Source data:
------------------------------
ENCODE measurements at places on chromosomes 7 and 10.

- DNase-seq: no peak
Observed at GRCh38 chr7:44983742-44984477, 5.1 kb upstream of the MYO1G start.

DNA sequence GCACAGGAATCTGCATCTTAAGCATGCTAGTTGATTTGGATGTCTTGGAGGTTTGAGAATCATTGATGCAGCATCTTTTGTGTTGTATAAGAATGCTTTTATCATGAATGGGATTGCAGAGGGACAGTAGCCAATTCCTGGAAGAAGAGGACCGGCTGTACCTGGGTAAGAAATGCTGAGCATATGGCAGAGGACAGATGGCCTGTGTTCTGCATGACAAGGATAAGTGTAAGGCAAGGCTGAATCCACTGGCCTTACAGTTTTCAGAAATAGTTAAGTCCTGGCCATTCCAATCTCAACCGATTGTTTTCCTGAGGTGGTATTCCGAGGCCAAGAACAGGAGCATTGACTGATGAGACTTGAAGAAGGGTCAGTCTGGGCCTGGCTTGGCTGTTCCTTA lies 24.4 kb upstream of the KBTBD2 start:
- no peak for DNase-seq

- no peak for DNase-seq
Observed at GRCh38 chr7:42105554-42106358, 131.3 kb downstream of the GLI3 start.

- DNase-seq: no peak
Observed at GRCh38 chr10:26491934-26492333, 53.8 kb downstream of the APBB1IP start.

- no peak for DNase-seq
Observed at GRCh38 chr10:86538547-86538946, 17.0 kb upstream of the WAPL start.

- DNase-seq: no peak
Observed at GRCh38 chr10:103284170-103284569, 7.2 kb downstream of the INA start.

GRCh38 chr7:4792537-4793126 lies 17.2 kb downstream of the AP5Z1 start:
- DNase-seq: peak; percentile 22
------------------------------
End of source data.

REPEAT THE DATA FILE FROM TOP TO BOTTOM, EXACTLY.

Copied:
ENCODE measurements at places on chromosomes 7 and 10.

- DNase-seq: no peak
Observed at GRCh38 chr7:44983742-44984477, 5.1 kb upstream of the MYO1G start.

DNA sequence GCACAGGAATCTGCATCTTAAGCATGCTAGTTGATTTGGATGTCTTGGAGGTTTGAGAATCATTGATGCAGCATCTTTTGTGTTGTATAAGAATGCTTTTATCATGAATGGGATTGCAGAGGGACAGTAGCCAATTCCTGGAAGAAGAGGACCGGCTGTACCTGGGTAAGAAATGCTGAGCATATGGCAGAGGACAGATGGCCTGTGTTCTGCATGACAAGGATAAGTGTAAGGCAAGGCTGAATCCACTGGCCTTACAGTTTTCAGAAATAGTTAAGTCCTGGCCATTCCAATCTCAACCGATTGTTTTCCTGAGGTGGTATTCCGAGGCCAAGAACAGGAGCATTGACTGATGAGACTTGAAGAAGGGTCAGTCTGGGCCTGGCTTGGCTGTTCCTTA lies 24.4 kb upstream of the KBTBD2 start:
- no peak for DNase-seq

- no peak for DNase-seq
Observed at GRCh38 chr7:42105554-42106358, 131.3 kb downstream of the GLI3 start.

- DNase-seq: no peak
Observed at GRCh38 chr10:26491934-26492333, 53.8 kb downstream of the APBB1IP start.

- no peak for DNase-seq
Observed at GRCh38 chr10:86538547-86538946, 17.0 kb upstream of the WAPL start.

- DNase-seq: no peak
Observed at GRCh38 chr10:103284170-103284569, 7.2 kb downstream of the INA start.

GRCh38 chr7:4792537-4793126 lies 17.2 kb downstream of the AP5Z1 start:
- DNase-seq: peak; percentile 22